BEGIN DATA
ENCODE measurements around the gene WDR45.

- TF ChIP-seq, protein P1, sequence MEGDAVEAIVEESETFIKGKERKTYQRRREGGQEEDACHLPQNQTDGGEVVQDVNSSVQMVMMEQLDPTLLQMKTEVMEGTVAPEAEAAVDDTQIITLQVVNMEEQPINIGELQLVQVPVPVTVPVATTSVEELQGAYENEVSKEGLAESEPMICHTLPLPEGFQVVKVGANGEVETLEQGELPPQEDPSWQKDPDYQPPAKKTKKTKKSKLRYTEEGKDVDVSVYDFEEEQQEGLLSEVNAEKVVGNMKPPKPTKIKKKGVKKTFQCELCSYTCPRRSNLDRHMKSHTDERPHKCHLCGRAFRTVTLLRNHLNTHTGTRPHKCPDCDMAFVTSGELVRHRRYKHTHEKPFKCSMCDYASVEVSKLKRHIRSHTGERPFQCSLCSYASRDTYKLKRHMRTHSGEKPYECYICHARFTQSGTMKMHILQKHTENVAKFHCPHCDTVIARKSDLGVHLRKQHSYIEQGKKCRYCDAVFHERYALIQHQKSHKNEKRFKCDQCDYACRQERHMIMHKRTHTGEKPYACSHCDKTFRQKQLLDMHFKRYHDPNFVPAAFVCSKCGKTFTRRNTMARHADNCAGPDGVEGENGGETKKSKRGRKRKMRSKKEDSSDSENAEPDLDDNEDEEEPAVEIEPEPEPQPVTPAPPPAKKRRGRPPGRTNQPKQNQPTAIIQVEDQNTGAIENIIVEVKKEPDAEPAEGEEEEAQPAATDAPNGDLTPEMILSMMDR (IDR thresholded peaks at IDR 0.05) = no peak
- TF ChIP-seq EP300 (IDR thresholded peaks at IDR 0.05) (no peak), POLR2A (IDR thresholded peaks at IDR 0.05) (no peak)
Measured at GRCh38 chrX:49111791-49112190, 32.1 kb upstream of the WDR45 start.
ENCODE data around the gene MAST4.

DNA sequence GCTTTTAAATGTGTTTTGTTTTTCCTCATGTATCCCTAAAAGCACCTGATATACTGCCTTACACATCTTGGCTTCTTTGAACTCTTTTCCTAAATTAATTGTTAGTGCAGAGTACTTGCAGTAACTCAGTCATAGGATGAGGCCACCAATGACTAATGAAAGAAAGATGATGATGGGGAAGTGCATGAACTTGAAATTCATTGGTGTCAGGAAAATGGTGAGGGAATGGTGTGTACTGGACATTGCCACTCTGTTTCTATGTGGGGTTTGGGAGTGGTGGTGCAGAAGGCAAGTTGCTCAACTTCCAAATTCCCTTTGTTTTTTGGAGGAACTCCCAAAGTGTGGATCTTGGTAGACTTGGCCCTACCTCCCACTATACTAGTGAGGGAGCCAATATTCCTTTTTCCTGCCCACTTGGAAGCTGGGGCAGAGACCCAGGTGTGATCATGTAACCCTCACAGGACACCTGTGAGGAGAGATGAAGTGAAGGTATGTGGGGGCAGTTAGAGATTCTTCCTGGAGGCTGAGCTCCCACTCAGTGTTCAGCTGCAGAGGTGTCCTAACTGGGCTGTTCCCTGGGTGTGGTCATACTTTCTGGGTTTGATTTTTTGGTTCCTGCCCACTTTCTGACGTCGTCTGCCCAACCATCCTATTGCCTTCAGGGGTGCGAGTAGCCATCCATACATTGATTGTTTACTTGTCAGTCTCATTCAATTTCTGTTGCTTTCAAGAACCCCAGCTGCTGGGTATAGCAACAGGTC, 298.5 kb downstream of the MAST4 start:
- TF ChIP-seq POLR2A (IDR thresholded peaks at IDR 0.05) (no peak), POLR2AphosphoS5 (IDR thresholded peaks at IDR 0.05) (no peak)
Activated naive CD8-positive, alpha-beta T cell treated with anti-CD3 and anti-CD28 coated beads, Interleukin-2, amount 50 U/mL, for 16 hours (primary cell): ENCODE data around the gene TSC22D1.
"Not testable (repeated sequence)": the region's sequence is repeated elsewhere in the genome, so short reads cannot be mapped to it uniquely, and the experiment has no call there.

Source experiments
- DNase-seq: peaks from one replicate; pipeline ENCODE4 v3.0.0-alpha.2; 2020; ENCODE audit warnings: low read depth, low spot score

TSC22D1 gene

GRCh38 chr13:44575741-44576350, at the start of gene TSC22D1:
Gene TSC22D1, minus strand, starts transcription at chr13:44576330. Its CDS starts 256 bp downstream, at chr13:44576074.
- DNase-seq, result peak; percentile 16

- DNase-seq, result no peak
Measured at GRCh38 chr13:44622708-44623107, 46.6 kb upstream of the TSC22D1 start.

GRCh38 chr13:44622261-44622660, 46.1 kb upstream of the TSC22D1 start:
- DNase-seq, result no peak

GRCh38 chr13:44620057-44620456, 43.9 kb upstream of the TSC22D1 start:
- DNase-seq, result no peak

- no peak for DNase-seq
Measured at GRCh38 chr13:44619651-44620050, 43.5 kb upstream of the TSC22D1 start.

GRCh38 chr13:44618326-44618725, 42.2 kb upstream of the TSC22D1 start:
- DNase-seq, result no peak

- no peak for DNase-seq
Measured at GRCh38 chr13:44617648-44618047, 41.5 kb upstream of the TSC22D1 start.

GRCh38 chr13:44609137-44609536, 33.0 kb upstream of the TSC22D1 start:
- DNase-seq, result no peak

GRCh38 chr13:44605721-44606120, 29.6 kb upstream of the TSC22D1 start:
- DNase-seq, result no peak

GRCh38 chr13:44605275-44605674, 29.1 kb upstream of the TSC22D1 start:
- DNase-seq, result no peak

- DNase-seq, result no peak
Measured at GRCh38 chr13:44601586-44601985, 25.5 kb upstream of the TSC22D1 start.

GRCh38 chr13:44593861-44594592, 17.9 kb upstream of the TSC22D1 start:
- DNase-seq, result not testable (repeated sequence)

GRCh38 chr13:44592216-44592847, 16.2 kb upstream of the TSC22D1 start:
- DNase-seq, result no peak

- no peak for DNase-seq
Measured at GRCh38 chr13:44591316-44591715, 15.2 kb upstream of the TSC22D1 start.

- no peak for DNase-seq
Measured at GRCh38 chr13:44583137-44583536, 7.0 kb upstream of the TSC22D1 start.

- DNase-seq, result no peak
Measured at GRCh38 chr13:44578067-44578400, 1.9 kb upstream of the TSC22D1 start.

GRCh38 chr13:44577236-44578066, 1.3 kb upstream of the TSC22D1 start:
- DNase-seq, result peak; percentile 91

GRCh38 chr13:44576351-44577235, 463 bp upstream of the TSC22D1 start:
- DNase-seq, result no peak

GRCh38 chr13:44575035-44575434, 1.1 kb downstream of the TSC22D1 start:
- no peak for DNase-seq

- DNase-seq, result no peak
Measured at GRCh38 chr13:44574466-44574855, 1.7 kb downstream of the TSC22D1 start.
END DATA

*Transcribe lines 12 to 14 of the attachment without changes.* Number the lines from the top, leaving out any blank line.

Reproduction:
TSC22D1 gene

GRCh38 chr13:44575741-44576350, at the start of gene TSC22D1:
Gene TSC22D1, minus strand, starts transcription at chr13:44576330. Its CDS starts 256 bp downstream, at chr13:44576074.